Introduction: Gestational diabetes mellitus (GDM) is a global health issue that imposes serious health problems for both mother and baby. Infection and/or inflammation are key regulators of insulin resistance associated with GDM. Phytophenols such as nobiletin and resveratrol decrease inflammation and improve insulin sensitivity in animal models of diabetes. Using bacterial and viral products (LPS and poly(I:C), respectively) and the pro-inflammatory cytokine TNF-α as models of GDM, we examined the effects of nobiletin and resveratrol on: inflammation in placenta and adipose tissue, and insulin resistance in skeletal muscle tissue from pregnant women. We also studied the in vivo effects of nobiletin and resveratrol on the pregnant db/+ GDM mouse model.
Methods: Pro-inflammatory cytokine mRNA expression and were determined by qRT-PCR and ELISA, respectively. Insulin signalling components was determined by Western blotting and glucose uptake assays. Resveratrol and nobiletin were administered daily to pregnant mice (day 1-17 of pregnancy), a glucose tolerance test was performed on d17 and tissues were collected at d18.
Results: In vitro, nobiletin and resveratrol significantly reduced LPS, poly(I:C) and TNF-α-stimulated IL-6, IL-8, IL-1α/β and MCP-1 mRNA expression and release from human placenta and adipose tissue. In human skeletal muscle tissue, nobiletin and resveratrol restored insulin-mediated glucose uptake impaired by LPS, poly(I:C) and TNF-α. Our in vivo studies found nobiletin and resveratrol significantly improved glucose tolerance in GDM mice. Nobiletin also significantly decreased maternal adiposity in GDM mice.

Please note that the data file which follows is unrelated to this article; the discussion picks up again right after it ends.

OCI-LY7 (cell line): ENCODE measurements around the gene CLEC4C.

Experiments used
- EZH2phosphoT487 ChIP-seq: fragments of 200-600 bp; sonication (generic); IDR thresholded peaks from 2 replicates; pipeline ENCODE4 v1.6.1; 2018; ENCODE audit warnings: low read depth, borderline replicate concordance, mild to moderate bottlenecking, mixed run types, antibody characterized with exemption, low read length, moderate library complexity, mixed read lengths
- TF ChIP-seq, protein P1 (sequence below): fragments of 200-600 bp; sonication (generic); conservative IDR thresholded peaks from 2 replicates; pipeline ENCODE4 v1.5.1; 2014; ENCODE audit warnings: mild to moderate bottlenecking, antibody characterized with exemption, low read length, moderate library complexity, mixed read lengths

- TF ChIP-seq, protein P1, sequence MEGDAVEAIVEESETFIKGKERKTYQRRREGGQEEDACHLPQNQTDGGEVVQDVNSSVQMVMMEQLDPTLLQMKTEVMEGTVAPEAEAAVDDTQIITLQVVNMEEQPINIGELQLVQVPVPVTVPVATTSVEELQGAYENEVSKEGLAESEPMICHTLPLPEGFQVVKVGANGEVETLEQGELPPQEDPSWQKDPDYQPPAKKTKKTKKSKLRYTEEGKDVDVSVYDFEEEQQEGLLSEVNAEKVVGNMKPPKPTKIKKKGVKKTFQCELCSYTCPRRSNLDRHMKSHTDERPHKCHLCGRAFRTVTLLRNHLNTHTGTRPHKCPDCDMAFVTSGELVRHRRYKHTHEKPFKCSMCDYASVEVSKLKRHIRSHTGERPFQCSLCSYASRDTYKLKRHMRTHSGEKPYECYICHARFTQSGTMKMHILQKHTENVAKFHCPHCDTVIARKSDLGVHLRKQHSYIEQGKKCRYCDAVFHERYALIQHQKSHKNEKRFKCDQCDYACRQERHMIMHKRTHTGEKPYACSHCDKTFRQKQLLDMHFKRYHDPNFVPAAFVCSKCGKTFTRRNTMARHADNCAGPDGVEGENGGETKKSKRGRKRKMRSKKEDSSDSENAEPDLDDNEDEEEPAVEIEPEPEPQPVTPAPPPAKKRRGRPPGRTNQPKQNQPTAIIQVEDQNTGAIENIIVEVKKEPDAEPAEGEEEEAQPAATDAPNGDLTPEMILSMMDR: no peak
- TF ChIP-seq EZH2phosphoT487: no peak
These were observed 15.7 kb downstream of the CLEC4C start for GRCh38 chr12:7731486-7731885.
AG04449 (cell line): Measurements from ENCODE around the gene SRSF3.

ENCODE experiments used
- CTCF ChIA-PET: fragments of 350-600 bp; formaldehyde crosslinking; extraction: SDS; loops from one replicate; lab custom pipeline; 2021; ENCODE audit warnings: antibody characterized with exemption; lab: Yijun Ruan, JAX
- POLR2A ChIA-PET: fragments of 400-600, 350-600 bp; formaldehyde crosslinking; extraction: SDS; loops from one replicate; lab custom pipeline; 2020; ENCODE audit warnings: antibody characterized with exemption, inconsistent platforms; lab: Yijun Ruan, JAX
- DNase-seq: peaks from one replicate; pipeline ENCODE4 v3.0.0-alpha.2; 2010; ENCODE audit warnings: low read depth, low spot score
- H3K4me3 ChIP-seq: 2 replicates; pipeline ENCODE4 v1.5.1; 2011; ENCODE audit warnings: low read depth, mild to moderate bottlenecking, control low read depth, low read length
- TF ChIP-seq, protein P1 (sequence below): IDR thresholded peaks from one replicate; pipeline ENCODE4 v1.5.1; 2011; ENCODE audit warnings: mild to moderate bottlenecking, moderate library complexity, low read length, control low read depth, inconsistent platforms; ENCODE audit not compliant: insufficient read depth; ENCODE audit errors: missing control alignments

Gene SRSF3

Conclusion: Nobiletin and resveratrol can reduce inflammation in placenta and adipose tissue and improve skeletal muscle glucose uptake in an in vitro model of GDM. These exciting findings suggest that phytophenols can disrupt key pathways involved in the pathogenesis of GDM. Longer term studies on offspring growth and development are currently underway; however, our findings indicate that phytophenols may have potential benefits in the prevention of GDM.